4. We have heard Mr. D. S. Shishodia, learned counsel for the assessee-firrn, as well as Mr. J. P. Joshi, learned counsel for the Revenue.

5. Clause (11) of the partnership deed dated October 22, 1968, which was executed between Fatehlal, Niranjan Kumar and. Nirmal Kumar is as follows :

'(11) That the partnership is one at will,'

6. In the partnership deed dated October 22, 1968, there is no clause that after the death of one of the partners of the firm, it may be continued with the mutual consent of the surviving partners by themselves or after taking a new partner or partners. As stated above, Fatehlal died on July 14, 1969, and after his death, afresh partnership deed dated July 24, 1969, was executed by the two surviving (remaining) partners and the widow of the deceased partner. The recital in the partnership deed dated July 24, 1969, is to the effect that as Fatehlal has died on July 14, 1969, the remaining partners have decided to take Smt. Asha Kumari, wife of Fatehlal; in the partnership on the terms and conditions mentioned therein. This newly constituted partnership was made operative from July 15, 1969, i.e., the day following the death of Fatehlal who died on July 14, 1969. After the death of Fatehlal, account books were not closed. Nor the balance-sheet as on the date of death of Fatehlal was drawn. The same books of account were availed of by the newly constituted firm. Profits in the various trading accounts were worked out up to Diwali and they were not bifurcated into two parts : one preceding the death of Fatehlal and the other succeeding his death. On these facts, the question before the taxing authorities was whether the firm which was constituted by means of the partnership deed dated October 22, 1968, stood dissolved and a new partnership had come into existence, or despite the fact that a new firm was constituted bythe partnership deed dated July 24, 1969, which was made operative from July 15, 1969, there was merely a change in the constitution of the firm within the meaning of Section 187(2) of the Act.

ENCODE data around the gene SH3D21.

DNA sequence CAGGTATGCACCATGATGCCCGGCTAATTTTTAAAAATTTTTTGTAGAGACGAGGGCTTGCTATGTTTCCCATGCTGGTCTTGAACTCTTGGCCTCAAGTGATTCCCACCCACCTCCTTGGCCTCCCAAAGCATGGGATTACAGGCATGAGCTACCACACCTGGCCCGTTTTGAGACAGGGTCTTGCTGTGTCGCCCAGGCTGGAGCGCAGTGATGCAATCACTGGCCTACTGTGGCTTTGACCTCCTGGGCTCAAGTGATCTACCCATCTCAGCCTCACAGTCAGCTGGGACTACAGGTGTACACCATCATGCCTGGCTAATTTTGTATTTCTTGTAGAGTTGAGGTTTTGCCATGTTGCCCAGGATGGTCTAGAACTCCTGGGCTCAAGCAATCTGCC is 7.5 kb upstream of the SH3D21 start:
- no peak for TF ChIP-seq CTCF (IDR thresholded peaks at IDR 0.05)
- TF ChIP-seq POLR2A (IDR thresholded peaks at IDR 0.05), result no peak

7. Section 42 of the Partnership Act deals with dissolution on the happening of certain contingencies. The relevant part of Section 42 of the Partnership Act is as follows :

'Section 42. Dissolution on the happening oj certain contingencies.--Subject to the contract between the partners, a firm is dissolved,--...

(c) by the death of a partner ; and...'

8. Dissolution under Section 42 of the Partnership Act is subject to the contract between the partners. If the partnership deed provides for the continuance of the partnership after the death of a partner, then the firm will not be dissolved. From the partnership deed dated October 22, 1968, no such contract for the continuance of the partnership after the death of a partner can be inferred.

9. Mr. D. S. Shishodia, learned counsel for the asses see-firm, has relied on Venkateswara Stone Co. v. CIT : [1978]115ITR236(AP) , Ganesh Dal Mills v. CIT : [1982]136ITR762(MP) , Addl. CIT v. Moosa Bhoy Amin , CIT v. Hind Agencies and Addl. CIT v. Emery Stone Manufacturing Co. (D.B.I.T. Ref. No. 4 of 1974 decided on December 5, 1984 ). The latter three decisions are the decisions of the Division Benches of this court. On the other hand, Mr. J. P. Joshi, learned counsel for the Revenue, has cited Ghella Dayal v. CIT : [1945]13ITR133(Bom) , Jessa Ram Fateh Chand v. CIT : [1971]81ITR409(All) , Dharam Pal Sat Dev's case , Kaithari Lungi Stores v. CIT : [1976]104ITR160(Mad) , Jupiter Foundry and Machines v. CIT , Nandlal Sohanlal v. CIT and Vimal & Amar Talkies v. CIT : [1982]138ITR660(MP) .

10. In Moosa Bhoy Amin's case ; on behalf of the Revenue, reliance was placed on Nandlal Sohanlal's case , wherein it was held by a majority relying on the Supreme Court's judgments in Abraham v. ITO : [1961]41ITR425(SC) and CIT v. Angidi Chettiar : [1962]44ITR739(SC) as under (p. 92 of 148 ITR):

'...that where a special provision was made in a taxing statute in derogation of the provisions of the Partnership Act, effect should be given to it and where no such provision had been made, liability for payment of tax could be determined by taking into consideration the general provisions of the Partnership Act. Therefore, where the provisions of the I.T. Act are clear, resort cannot be had to the provisions of another statute like the Partnership Act. Therefore, Section 187 of the I.T. Act overrides theprovisions of Section 42 of the Partnership Act and, therefore, the Tribunal was wrong in holding that there should be two assessments.'